• 47. require 'common' require 'active_support/concern' require 'active_support/core_ext/class' require 'active_support/inflector' require 'active_support/cache' require 'active_model' require 'arel' module Cacheabilly extend ActiveSupport::Concern included do cattr_accessor :cache class User include Cacheabilly cattr_accessor :cache_lookups, :cache_keys do {} attr_accessor :name end cache_key(:friends, :friends_key) do def self.cache_key(name, key, &block) %w{ Peter Egon Winston } cache_lookups[name] = block end cache_keys[name] = key def friends_key class_eval %Q{ "user-#{name}-friends" end def #{name} return @#{name} if @#{name}.present? include ActiveModel::Validations key = method(cache_keys[:#{name}]).call @#{name} = cache.fetch(key) do validates_presence_of :name block.call validates_length_of :name, :minimum => 3, :message => 'Names with less than 3 characters are dumb' end validates_with GhostbusterValidator end } include ActiveModel::Serialization end end attr_accessor :degree, :thought end def attributes class GhostbusterValidator < ActiveModel::Validator @attributes ||= {'name' => name, 'degree' => degree, 'thought' => thought} end def validate(record) return if %w{ Peter Ray Egon Winston }.include?(record.name) def attributes=(hash) record.errors[:base] << "Not a Ghostbuster :(" self.name = hash['name'] end self.degree = hash['degree'] self.thought = hash['thought'] end end class UserEngine include ActiveModel::Serializers::JSON include ActiveModel::Serializers::Xml attr_reader :cache include Arel::Relation def initialize(cache) @cache = cache cattr_accessor :engine end # Our engine uses this method to infer the record's key def create(insert) def cache_key record = insert.relation "user-#{name.downcase.gsub(' ', '_')}" key = record.cache_key end value = record # Note: this uses Marshal, b/c to_json w/ arel is buggy cache.write(key, value) def marshal_dump end attributes end # Ignores chained queries, i.e. take(n).where(...) def read(select) def marshal_load(hash) raise ArgumentError.new("#{select.class} not supported") unless select.is_a?(Arel::Where) self.attributes = hash key = select.predicates.first.value end cache.read(key) end def save # HAX: use dirty tracking to call insert or update here def update(update) insert(self) record = relation.assignments.value end key = record.cache_key value = record def find(name) cache.write(key, value) key = name.downcase.gsub(' ', '_') end where("user-#{key}").call end def delete(delete) key = delete.relation.cache_key end cache.delete(key) end end User.cache = ActiveSupport::Cache::MemCacheStore.new('localhost') User.engine = UserEngine.new(User.cache) * Here’s our domain model and here’s all the support code * What we get: declarative lazy caching, validations, serialization, persistence, querying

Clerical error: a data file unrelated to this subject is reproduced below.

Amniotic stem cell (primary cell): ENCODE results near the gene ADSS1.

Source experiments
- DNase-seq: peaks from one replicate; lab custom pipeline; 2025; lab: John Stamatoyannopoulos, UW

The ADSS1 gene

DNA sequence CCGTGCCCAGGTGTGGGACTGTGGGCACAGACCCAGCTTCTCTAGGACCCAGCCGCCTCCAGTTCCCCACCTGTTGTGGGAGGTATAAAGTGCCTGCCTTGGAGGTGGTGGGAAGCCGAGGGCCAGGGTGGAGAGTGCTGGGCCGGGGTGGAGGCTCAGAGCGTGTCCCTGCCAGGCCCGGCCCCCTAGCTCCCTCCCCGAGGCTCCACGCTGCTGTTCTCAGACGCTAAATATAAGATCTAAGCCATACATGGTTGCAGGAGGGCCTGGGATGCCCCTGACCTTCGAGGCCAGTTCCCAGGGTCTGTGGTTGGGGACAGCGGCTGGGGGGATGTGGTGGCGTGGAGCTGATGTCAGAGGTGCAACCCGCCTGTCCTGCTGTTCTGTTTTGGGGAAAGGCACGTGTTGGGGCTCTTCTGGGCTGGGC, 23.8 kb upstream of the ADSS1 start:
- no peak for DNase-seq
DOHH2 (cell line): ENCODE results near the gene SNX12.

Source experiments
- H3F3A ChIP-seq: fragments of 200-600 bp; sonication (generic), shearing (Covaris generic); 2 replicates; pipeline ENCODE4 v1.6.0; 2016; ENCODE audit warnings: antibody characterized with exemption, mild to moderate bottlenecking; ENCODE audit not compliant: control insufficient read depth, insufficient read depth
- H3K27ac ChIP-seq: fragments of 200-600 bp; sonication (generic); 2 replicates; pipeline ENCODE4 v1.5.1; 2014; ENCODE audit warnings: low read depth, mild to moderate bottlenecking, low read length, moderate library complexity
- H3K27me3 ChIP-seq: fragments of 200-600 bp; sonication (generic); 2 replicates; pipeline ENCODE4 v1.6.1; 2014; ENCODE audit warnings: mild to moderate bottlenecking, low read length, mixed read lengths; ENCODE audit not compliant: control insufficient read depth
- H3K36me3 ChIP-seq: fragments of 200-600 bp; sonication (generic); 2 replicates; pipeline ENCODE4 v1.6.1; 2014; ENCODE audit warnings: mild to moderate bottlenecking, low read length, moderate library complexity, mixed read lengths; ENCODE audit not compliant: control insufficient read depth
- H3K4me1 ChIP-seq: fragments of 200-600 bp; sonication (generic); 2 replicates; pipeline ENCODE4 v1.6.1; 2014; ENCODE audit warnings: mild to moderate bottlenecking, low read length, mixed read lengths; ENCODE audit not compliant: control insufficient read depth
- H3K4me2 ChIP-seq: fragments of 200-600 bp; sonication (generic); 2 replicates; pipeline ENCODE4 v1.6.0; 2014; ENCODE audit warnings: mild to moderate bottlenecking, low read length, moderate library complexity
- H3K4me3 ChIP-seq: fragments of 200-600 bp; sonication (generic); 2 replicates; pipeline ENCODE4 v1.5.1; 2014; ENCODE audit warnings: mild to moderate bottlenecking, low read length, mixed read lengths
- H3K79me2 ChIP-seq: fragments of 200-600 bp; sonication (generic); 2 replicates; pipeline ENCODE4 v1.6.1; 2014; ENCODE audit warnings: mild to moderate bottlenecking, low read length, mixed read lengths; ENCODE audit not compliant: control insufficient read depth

• 48. “Keys” to success ๏ give ActiveSupport a try ๏ fancy up your classes with AMo ๏ build data layers with ARel ๏ make better codes
  • 49. Thanks! I hope you all got something out of this talk. I’ll post the slides and example code on my website, therealadam.com, soon. Thanks for coming!